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An asthma action plan

You wouldn’t give your young child the same medicine dose you’d take, so it makes sense that you wouldn’t treat his or her asthma the same way either.

Recognizing that children may not respond to asthma treatment the same way adults would, the National Asthma Education and Prevention Program has released new guidelines geared toward managing asthma in the elementary school crowd. Among the new recommendations for children ages 5 to 11:

  • Let your child engage in sports and play. Staying active is important to keep children healthy—mentally and physically. Using medications and taking preventive measures, such as warming up right before the activity, can help stop episodes of exercise-induced bronchospasm. This condition can cause coughing, shortness of breath, chest pain or tightness, wheezing or lack of stamina during exercise. If normal activities leave your child winded, talk to his or her pediatrician about increasing medicine dosages.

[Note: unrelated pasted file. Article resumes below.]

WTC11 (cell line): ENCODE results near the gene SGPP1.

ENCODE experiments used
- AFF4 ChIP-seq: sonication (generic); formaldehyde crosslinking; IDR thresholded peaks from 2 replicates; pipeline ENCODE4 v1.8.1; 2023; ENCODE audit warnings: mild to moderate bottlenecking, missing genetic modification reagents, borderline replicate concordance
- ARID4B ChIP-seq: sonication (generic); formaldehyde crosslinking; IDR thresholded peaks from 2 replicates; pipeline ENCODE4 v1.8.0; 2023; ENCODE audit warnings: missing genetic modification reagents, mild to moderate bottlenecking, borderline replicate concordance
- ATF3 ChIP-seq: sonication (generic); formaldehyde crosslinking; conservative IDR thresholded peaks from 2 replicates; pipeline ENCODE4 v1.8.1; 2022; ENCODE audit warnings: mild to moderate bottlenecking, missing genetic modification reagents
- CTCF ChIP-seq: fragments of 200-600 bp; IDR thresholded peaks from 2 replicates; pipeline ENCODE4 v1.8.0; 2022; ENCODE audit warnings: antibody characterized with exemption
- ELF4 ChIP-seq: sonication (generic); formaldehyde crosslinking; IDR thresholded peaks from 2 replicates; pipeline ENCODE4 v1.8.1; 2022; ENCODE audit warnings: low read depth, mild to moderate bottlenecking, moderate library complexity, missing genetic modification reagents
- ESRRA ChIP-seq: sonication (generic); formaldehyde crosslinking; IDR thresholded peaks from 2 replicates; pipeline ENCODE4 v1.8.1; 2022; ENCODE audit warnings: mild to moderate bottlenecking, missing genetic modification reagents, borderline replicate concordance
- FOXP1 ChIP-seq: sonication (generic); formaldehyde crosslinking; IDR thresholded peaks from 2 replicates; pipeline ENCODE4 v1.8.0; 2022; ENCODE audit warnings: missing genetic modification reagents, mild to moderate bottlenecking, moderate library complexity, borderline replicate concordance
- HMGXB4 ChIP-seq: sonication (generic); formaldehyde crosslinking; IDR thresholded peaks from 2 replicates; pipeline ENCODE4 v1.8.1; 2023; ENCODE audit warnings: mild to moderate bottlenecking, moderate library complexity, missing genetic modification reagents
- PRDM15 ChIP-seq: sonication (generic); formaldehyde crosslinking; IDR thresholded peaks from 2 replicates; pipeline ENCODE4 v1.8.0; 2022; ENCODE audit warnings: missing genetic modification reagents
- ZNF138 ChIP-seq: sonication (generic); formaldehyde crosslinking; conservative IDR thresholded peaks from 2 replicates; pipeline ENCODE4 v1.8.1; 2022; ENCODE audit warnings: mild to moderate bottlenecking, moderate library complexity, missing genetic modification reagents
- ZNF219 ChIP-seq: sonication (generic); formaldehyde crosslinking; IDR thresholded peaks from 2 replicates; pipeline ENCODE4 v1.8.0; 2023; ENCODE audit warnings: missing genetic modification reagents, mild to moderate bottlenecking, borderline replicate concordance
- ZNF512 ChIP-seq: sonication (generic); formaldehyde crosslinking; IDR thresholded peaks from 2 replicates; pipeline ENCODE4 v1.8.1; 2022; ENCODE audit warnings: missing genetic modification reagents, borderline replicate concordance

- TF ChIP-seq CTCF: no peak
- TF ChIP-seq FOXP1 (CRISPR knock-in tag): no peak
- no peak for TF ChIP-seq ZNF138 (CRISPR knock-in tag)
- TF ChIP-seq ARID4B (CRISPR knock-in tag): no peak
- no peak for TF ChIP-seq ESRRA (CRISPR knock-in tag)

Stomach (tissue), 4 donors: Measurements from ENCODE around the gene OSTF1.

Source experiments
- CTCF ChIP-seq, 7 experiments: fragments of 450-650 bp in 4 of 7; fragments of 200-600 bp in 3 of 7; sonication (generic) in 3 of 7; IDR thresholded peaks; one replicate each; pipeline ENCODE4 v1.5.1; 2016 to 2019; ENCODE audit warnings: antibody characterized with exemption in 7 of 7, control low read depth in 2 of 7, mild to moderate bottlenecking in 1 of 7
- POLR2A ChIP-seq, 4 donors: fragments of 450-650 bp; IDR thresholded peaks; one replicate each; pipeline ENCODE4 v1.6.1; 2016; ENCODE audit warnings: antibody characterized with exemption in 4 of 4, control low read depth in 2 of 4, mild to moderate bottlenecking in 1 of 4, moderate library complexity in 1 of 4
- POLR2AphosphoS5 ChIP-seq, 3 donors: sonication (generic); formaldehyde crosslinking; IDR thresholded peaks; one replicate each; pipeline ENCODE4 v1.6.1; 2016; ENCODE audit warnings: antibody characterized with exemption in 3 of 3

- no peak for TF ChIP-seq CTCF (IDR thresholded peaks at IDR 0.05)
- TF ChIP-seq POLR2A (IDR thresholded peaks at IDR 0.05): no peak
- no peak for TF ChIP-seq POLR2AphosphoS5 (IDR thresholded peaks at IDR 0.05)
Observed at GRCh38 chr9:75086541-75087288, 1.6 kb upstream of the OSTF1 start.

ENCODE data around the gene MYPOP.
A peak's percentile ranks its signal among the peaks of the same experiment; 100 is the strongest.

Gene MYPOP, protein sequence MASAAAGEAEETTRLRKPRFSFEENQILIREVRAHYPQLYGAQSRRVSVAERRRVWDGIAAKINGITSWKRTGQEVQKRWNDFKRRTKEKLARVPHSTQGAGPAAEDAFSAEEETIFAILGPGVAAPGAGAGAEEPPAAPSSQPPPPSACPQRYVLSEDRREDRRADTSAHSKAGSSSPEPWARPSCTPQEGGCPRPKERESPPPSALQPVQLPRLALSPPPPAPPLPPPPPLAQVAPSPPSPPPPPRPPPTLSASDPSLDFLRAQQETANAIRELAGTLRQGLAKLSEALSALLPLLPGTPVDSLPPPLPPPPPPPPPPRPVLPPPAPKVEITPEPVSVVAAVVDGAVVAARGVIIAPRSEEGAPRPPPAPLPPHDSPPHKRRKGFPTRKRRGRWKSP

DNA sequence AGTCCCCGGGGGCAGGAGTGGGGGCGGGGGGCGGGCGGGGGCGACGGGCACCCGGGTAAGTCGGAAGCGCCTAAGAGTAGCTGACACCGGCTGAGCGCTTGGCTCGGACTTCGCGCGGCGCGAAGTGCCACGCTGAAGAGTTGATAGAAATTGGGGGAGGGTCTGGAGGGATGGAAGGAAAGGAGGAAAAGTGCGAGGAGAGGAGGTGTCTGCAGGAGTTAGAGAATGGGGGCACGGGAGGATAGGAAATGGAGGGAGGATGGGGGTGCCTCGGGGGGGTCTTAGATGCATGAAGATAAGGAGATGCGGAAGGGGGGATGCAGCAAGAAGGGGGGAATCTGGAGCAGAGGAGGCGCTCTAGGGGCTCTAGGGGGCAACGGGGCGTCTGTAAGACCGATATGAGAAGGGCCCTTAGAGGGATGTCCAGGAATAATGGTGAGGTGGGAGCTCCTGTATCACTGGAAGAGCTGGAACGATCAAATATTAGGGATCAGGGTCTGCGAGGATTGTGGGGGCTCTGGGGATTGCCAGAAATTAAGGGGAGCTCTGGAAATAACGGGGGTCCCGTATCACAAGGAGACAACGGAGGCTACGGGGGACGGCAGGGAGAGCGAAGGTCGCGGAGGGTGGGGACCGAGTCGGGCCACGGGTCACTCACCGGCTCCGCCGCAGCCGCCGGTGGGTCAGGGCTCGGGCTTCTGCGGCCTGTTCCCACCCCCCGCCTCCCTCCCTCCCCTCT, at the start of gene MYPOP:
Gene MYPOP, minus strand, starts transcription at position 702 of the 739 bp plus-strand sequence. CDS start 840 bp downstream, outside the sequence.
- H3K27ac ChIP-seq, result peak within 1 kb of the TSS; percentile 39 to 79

• Include your child in developing an asthma action plan. Children ages 10 and older (or younger children who can handle it) should help create their action plan, which can give them some feeling of control over their condition. The plan includes a list of drugs and how to take them, asthma triggers—for example, dust mites—and instructions on how to recognize and deal with asthma symptoms and flare-ups. Provide your child’s school with a written copy of the plan.
  • Keep an eye on the asthma. Your child’s asthma may change as time goes on, so make sure he or she sees the doctor regularly—even if all seems well. Lung function tests can determine whether asthma is under control.
  • Be aware that your child’s drug doses may vary. The goal is to control asthma with the lowest dose possible. Medicine levels and types may be adjusted up or down based on how your child is doing.